These are my tenoners. There is not much I make that doesn’t require the work of these fine machines.

This is the second one which I recently relocated. Adding another line. The original wrenches in the foreground. When I re-powered this machine, it was with more power. The belt dressing in the picture was my response to what I perceived as belt slip. Turned out it was pulley slip. The tailshaft has one wood pulley on it, and the clamp had dried a bit. Wood pulleys are split in halves with a 3 ” hole in the center. Maple split bushings are made to reduce the diameter to the shaft size. When the two sides are bolted together, it all squeezes tight. But after a dry period of no use, they can loosen up.

Now this is the first one. The daily user for twenty years now. The tailshaft is original on this one. Still have the tight/loose pulley laying around somewhere nearby. The belt guard is removed so you can see how the main belt is “threaded” through the spindles and tensioner. The tenoning heads turn in opposite directions at about 2750 rpm. There are two heads on each spindle. The out side heads differ in that they are end milled with dovetailed slots into which are clamped spur cutters. The spur cutters prevent tear out of the grain beyond the shoulder of the tenon; scoring.

This design probably dates from the 1870s. Other companies had similar designs but with a sliding table rather than this compound rolling table. It has a very nice action. This machine was made 1897 or a little later.

The upper head adjusts relative to the lower, up and down for tenon thickness, and laterally for shoulder alignment. Then, the other rod is used to move the whole head frame up and down relative to the table locating the tenon. There is a lock for this movement. Don’t forget it.

The coping heads are attached to the upper and lower head frames so that the cope is always right where you put it relative to the tenon. The saw is fixed in elevation relative to the table but adjusts laterally from 0″ to 7″ which is the range of tenon length this machine is capable of.

Here’s a shot of the saw, the lower cope spindle with a modern round head and the tenoning heads. That little notch in the tenoning knives fits into a notch in the rim of the head. I believe this fit is rather important. The arc of the grind is something to never lose once you get it right. I have metal templates. I slip stone these a lot to keep them as sharp as possible.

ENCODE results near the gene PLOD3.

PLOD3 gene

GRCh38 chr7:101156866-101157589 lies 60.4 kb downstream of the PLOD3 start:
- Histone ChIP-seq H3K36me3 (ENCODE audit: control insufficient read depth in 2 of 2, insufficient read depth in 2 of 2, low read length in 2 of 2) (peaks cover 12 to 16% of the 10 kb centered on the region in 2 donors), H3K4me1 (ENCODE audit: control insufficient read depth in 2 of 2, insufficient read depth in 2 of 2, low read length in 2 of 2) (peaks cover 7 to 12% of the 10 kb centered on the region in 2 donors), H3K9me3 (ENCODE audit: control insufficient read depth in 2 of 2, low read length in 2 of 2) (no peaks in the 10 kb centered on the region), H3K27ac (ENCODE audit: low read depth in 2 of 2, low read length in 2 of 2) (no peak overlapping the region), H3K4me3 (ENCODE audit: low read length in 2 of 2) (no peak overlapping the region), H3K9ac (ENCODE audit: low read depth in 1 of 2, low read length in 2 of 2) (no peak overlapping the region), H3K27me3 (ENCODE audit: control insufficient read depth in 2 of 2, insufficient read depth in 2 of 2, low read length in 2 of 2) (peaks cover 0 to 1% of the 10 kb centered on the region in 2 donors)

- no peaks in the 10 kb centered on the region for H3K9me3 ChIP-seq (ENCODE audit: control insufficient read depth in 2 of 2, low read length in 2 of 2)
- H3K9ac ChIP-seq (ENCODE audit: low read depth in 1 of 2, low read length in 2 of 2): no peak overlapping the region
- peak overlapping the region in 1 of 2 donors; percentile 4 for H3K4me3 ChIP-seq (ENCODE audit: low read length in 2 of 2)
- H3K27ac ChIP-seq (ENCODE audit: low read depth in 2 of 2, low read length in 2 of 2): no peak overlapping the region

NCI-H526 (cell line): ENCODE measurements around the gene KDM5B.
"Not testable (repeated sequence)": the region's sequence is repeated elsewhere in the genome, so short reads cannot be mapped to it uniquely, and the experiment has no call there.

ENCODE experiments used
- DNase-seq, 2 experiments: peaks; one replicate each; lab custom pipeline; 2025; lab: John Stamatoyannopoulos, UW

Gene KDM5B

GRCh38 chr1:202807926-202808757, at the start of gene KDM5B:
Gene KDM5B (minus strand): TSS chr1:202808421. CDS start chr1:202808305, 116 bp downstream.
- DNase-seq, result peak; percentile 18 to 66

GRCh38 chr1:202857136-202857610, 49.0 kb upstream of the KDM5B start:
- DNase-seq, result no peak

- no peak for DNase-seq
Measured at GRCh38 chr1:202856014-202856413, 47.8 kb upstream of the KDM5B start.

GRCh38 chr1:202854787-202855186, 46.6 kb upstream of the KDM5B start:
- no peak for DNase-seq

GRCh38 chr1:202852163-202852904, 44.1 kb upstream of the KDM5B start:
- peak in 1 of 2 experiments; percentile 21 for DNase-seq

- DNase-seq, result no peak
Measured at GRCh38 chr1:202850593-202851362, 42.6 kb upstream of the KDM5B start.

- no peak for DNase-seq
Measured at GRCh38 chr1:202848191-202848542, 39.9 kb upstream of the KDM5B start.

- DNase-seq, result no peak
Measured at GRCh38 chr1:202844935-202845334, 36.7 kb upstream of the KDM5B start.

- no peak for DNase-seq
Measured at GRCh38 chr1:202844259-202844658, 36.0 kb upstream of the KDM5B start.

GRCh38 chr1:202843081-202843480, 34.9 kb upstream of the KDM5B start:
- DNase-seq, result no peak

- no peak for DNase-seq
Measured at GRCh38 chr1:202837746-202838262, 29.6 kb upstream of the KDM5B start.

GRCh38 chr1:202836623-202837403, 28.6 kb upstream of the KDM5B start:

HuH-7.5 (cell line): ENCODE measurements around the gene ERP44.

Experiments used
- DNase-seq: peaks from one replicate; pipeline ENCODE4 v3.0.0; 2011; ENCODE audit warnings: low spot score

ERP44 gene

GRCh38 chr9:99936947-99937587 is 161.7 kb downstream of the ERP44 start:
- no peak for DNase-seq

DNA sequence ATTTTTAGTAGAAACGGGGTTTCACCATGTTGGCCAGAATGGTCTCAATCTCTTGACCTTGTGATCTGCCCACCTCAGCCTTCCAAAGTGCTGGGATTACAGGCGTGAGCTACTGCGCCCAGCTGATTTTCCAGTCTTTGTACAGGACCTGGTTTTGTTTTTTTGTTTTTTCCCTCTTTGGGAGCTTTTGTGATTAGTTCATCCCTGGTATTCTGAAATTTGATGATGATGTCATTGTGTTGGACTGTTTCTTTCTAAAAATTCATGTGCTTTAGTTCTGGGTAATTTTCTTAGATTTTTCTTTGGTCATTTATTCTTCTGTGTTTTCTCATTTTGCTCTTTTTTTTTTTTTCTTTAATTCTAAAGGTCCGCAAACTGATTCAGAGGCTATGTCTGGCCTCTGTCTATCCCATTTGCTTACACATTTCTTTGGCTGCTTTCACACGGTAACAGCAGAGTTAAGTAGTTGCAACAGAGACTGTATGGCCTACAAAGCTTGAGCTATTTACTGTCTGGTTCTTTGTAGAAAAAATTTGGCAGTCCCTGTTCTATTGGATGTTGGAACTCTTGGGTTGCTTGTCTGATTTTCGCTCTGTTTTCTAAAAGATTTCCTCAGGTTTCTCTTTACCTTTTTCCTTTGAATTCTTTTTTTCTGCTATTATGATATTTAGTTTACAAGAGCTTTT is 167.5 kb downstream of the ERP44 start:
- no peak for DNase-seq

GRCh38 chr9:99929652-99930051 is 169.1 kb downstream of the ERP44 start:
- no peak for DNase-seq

That hold down handle I had made from some very strong but limber foreign wood. An instrument builder made them for me after seeing what was required. You don’t want to take a chance on any thing that might break.

The upper cope is set aside for sash work. For sash we only need the lower cope. The round heads were made for me by my old machinist. I thread them on. When I sold my prior nuisance tenoner, I kept it’s tooling, which was threaded. The other tenoner has straight spindles for the old style coping heads. Old style cope heads use hooked knives for a 45 degree cutting angle. Good for crossing the grain. The round heads I have made at a 27 1/2 degree cutting angle to match my sticking heads. That way when I grind knives, the mating patterns are the same.

I have learned over the years that it is easier to get cope and stick right by hand than getting cutters and knives from the saw shop to fit good. The knife on the left is carbon steel, on the right HSS. Both are ground by hand, unlike carbide.

This shows the unique shape of tenoner knives. The curve is a segment of an ellipse determined by the cutting circle and the angle of skew. There are no knives on the inside head. Notice the triangles. When running the knives close, you need to knock those corners off. I prefer to run close. These knives give plenty of tenon for glued doors. Now through morticed and wedged (Victorian era and earlier) doors would require the inside knives, or, two passes.

These are HSS inlay knives. Inlay are great knives. The spurs are HSS, kind of like skinny shaper steel but not. I prefer a softer steel for spurs so I can swage them. They clamp in.